Official newspaper of The University of Texas at Austin

The Daily Texan

Official newspaper of The University of Texas at Austin

The Daily Texan

Official newspaper of The University of Texas at Austin

The Daily Texan

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October 4, 2022

TxDOT purchases land that could double capacity of Esperanza Community shelter for the unhoused community

Daniel Guel
Esperanza Community in Austin, Texas on Thursday Feb. 22, 2024.

The Texas Department of Transportation acquired seven additional acres for the expansion of an East Austin shelter for the unhoused community, potentially doubling its space, according to a Feb. 8 press release.


Local nonprofit The Other Ones Foundation built the Esperanza Community in 2019 under TxDOT’s guidance as a state-sanctioned encampment for the unhoused community in Austin along I-35, according to the press release. According to its website, the nonprofit provides substance use support, emergency shelter and work opportunities for people experiencing houselessness in Austin.


According to a national study posted on the city’s website, about 10,000 people are currently unhoused in Austin — adding up to roughly 1% of the city’s entire population. 


The Esperanza Community helps transition people out of houselessness through community living with hygiene facilities and 200 individual shelter units, according to its website.


“When we initially established our community, we couldn’t have anticipated the significant support we would receive from TxDOT, the city, and the state to enrich our offerings for those affected by homelessness,” TOOF executive director Chris Baker said in the press release. “We are deeply grateful for their assistance and believe positive impact can be extended even more with the active engagement and support of Austin’s community members and local partners.” 

Kristen Holladay, a biochemistry and math junior, is the president of the student organization Hunger and Homelessness Outreach.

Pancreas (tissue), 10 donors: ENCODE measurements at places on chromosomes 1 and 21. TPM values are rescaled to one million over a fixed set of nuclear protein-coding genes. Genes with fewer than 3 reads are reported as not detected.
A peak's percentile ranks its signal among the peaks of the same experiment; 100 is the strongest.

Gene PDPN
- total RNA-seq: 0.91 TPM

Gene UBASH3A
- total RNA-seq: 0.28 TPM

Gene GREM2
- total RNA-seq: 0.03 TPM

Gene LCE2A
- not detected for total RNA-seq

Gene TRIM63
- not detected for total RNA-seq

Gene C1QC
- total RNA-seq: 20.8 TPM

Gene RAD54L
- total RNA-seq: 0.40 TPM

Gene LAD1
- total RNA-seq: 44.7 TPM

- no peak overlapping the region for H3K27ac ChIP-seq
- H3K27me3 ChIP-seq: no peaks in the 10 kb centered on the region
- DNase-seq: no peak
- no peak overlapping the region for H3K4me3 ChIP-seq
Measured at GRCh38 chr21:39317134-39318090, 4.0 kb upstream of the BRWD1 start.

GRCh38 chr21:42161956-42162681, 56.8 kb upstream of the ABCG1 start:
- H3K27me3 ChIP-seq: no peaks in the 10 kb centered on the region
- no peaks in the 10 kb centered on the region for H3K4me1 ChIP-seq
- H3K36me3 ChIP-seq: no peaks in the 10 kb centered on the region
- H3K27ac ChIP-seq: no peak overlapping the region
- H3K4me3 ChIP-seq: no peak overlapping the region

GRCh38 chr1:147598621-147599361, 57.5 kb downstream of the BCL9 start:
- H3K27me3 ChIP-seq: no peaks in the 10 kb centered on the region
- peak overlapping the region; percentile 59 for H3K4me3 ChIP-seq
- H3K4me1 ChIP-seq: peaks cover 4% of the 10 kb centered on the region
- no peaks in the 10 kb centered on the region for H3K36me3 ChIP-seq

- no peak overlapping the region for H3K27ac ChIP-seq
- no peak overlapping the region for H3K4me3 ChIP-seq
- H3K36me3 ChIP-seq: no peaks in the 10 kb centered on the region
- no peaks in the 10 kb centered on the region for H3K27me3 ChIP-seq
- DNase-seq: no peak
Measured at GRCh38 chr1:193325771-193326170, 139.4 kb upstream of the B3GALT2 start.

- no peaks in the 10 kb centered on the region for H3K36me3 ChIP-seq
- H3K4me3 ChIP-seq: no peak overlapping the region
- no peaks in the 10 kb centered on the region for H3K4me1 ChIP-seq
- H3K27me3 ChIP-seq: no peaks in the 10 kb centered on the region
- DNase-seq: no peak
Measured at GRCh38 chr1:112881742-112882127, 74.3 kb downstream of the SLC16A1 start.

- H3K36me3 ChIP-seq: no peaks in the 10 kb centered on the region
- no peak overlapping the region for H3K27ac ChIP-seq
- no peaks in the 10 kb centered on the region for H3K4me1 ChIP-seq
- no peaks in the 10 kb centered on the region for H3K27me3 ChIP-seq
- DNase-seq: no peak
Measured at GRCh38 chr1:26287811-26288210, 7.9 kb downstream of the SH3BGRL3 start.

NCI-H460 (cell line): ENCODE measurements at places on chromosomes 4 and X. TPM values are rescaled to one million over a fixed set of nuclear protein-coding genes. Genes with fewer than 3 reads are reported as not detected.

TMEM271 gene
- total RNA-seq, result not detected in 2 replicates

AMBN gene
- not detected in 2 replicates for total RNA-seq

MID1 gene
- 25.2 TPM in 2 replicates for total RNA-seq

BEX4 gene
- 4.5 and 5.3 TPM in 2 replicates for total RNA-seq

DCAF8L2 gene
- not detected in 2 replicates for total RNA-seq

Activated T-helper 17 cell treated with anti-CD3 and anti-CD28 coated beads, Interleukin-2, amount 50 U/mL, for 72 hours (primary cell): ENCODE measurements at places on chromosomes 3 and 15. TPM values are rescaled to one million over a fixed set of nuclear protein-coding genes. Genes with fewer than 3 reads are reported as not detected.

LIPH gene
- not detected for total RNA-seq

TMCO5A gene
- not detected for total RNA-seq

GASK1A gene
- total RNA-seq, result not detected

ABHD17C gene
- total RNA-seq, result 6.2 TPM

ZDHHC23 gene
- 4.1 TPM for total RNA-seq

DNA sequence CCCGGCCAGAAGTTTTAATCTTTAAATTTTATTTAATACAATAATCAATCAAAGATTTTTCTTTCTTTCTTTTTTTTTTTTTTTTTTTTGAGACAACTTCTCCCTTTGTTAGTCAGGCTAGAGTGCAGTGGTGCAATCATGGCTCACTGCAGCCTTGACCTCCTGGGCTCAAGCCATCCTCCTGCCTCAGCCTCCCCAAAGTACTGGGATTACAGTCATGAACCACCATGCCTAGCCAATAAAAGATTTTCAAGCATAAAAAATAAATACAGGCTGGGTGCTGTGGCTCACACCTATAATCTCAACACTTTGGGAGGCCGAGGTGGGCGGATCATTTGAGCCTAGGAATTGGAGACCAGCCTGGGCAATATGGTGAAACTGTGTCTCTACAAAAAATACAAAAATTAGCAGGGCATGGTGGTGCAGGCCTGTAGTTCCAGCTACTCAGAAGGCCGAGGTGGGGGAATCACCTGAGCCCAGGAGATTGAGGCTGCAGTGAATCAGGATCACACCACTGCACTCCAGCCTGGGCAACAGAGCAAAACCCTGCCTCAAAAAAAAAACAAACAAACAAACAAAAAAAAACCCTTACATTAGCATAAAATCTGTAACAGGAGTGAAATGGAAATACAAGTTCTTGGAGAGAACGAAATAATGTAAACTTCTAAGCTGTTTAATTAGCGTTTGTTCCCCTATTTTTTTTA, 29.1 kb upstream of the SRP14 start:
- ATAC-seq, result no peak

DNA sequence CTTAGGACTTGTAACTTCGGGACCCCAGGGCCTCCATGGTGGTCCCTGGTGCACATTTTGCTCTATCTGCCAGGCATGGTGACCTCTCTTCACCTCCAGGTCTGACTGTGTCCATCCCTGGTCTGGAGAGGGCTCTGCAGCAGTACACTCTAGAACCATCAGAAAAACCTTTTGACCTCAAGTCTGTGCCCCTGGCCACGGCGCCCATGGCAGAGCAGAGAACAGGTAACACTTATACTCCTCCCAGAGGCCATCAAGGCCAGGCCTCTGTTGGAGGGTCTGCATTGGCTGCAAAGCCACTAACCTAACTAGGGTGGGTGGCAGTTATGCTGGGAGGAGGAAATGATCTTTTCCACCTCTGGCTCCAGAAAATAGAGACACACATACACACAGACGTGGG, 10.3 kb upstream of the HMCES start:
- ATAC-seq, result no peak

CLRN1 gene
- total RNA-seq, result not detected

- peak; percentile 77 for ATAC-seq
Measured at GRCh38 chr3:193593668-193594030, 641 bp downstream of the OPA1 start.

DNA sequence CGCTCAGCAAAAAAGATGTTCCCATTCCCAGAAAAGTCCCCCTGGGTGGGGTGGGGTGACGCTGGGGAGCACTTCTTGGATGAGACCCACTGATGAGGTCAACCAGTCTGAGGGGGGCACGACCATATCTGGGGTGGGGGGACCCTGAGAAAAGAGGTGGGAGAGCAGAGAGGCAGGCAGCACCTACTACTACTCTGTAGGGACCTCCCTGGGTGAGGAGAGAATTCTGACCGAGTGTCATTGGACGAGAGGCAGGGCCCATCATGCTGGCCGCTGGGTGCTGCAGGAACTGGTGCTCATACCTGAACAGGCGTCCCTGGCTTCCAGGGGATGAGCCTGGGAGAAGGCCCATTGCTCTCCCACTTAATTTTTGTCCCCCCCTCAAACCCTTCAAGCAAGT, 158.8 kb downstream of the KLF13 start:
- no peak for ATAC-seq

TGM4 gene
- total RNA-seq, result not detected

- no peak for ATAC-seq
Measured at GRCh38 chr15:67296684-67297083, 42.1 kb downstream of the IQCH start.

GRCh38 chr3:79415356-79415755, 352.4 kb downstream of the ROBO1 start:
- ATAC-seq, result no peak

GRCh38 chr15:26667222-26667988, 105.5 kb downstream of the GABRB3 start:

The organization distributes clothes and food to Austin communities in need and volunteers with organizations such as TOOF, Holladay said. She said housing is a human right.

“This expansion is a really great idea because it helps provide what’s called non-congregate housing, which will basically help people who are underserved get a little bit more privacy,” Holladay said.

Non-congregate housing is a form of accommodations that provides private rooms and is beneficial for groups like parents, pet owners and the LGBTQ+ community, Holladay said.

“When you’re dealing with homelessness … and you don’t feel like you ever have your own space, that can make things worse for people mentally and emotionally,” Holladay said.

TxDOT purchased the land in preparation for the I-35 Capital Express Central project, according to the press release, which will “remove elevated structures and reconstruct bridges” along I-35 that unhoused individuals seek shelter under. The project will begin construction sometime this year, according to its website

“This additional capacity for temporary housing for those at risk of experiencing homelessness will allow more Texans to get the services they need at the Esperanza Community,” Gov. Greg Abbott said in the press release. “This will help ensure TxDOT can continue the planned reconstruction of I-35.” 

Holladay said she is surprised but happy to see the state investing in resources for unhoused individuals.

“Our state is acknowledging the issue and trying to work towards more solutions,” Holladay said. “A lot of the time it feels like homelessness is an issue that sometimes gets pushed to the side because people don’t want to acknowledge it as much, and so for the state to be able to help out and provide this land is actually really nice.”

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About the Contributor
Daniel Guel, General Photographer
Daniel is a fourth year journalism student from Houston, TX. He is currently a  general photographer at the Texan.